Much to the dissatisfaction of the Trust, a third building at 3021 Alhambra by noted architect Courtney Stewart was not designated by the historic preservation board or the City Commission. The new owners of the three parcels were quoted in the Sun Sentinel “as not in any particular hurry to develop the site”; so many are wondering what the rush was to demolish the existing structures.
Recently, the Trust was the applicant in requesting historic designation of The Towers Apts. Hotel. This rather large 1925 Mediterranean Revival building, just off Las Olas Boulevard, was designed by noteworthy architect, Francis Abreu. The good news is that both the Historic Preservation Board and the City Commission designated the structure as historic. The unfortunate news is that the owners have used a state statute to call for a special magistrate to hear their “request for relief” and that process is ongoing. The Trust is very grateful and thanks the Beverly Heights Civic Association for its terrific support and neighborhood activism in its desire to preserve this truly unique building in their midst.
We hope to find Board members from other municipalities who are vested in expanding our reach to other parts of the County. If you would like to help in the review process of our list of Significant and Endangered sites in the County and focus on what we should preserve, then please contact us. Historic preservation and development are not mutually exclusive; education is the key to making this a win-win for all. We have attached a membership application to this e-mail and hope you will join us. Send your membership check or other contributions to the Trust. More importantly, if you decide to become a member, why not become actively involved in helping us to preserve the built history in Broward, one building at a time. Remember we love "Likes" on Facebook and you can find us at: facebook.com/BrowardTrustforHistoricPreservation; your thoughts, ideas, posts, historic pictures are always welcome.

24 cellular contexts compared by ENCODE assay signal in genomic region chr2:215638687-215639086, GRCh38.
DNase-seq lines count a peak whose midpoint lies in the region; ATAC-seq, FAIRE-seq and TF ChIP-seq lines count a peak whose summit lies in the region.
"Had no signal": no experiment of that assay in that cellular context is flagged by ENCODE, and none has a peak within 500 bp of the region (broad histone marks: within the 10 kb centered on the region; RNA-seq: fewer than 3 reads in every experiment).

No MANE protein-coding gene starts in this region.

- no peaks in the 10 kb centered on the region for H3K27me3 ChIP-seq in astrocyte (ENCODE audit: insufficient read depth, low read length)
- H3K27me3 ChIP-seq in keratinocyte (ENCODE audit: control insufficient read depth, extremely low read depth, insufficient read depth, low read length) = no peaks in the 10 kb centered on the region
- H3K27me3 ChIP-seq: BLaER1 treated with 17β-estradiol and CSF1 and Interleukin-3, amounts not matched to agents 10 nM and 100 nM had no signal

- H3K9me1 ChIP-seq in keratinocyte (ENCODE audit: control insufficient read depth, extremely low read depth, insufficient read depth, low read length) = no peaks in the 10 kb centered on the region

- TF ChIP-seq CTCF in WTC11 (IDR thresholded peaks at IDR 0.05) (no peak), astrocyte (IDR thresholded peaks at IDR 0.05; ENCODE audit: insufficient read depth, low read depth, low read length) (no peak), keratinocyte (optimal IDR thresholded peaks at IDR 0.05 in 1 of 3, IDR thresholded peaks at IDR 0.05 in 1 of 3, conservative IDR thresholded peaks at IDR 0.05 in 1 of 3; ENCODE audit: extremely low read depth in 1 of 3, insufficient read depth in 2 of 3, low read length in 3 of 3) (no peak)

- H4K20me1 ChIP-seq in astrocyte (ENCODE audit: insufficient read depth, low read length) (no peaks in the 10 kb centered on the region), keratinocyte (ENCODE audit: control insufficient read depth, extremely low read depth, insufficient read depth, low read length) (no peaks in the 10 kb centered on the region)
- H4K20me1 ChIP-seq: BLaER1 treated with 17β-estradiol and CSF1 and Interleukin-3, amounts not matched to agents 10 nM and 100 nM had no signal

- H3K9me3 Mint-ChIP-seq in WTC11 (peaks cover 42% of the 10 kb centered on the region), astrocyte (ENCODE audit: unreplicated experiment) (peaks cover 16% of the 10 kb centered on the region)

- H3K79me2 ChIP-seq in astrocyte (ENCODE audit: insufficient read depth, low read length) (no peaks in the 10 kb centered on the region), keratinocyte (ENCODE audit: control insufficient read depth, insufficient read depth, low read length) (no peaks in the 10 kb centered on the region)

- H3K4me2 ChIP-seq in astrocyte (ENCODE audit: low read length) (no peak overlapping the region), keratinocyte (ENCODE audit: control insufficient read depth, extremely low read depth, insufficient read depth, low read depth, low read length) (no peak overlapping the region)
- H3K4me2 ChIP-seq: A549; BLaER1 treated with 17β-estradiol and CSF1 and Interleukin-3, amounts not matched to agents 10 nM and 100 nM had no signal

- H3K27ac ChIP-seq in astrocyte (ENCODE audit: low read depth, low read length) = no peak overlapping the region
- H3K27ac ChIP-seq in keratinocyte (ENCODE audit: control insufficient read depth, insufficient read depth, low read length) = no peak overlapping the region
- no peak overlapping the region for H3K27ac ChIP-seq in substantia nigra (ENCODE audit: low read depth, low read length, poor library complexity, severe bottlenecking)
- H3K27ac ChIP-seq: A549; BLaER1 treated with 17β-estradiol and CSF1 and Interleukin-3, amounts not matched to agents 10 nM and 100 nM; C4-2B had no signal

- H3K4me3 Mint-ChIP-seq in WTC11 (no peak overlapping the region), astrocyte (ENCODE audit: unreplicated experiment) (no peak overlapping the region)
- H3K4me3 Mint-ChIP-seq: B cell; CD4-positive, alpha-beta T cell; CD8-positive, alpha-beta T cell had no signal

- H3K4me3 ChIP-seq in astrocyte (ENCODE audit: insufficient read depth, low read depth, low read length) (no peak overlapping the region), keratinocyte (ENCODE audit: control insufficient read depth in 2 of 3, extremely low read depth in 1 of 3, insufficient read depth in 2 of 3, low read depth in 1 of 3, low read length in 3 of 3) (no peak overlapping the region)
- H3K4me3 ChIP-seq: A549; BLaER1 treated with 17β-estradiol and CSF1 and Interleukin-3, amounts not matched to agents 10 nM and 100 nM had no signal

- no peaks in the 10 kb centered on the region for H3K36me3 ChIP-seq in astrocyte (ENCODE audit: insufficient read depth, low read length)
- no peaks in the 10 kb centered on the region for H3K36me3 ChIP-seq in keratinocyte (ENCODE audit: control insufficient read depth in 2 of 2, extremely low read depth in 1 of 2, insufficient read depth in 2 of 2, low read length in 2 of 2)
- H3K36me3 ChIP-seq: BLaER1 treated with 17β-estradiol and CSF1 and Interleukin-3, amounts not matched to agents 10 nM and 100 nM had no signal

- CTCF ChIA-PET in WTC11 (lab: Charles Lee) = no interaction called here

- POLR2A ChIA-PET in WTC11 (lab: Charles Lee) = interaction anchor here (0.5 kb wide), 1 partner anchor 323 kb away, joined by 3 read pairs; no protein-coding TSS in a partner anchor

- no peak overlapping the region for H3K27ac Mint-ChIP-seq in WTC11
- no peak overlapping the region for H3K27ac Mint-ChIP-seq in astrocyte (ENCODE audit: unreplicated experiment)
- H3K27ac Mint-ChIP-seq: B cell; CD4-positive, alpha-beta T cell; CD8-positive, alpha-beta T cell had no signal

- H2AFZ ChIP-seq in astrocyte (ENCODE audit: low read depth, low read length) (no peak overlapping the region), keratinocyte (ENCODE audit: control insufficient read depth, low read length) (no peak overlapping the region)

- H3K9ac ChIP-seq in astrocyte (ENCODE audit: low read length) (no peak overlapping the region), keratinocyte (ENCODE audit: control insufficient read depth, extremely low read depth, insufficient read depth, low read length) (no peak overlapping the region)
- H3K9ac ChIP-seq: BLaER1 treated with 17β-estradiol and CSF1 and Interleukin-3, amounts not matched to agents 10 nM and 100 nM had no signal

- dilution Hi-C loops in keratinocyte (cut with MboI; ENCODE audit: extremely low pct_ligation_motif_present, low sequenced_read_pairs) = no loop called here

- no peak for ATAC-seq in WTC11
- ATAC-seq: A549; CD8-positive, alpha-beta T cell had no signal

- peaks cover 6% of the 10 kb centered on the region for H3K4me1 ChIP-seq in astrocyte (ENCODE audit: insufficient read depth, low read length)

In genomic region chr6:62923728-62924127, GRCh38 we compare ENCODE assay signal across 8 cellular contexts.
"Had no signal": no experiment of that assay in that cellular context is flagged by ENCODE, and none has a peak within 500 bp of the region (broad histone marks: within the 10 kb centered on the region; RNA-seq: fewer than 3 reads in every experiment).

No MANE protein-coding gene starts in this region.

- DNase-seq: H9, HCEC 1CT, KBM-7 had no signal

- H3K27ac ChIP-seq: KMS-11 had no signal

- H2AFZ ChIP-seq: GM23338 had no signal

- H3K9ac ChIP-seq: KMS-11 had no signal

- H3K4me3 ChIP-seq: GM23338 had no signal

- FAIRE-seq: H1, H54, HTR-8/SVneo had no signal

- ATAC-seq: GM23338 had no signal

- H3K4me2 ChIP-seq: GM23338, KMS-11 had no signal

Keep “liking” us, tell your friends and, again, don’t forget our new website at www.browardtrust.org . If any of our issues peak your interest, let us know. Please know that maintaining a 100-year old house has real-life expenses such as maintenance and insurance. In addition, there are many other expenses such as legal fees and designation applications. We are grateful for your donations and count on them to keep us going. The Board is comprised of all volunteers and we rely on your support.
Thank you for that support and all you do; it truly makes a difference.
Steven Glassman, President
Margery Anderson, Vice-President
Tim Smith, Director and ABH Manager
Terry Bean, Director
Paul Boggess, Director
Dave Parker, Director
Michaela M. Conca, Director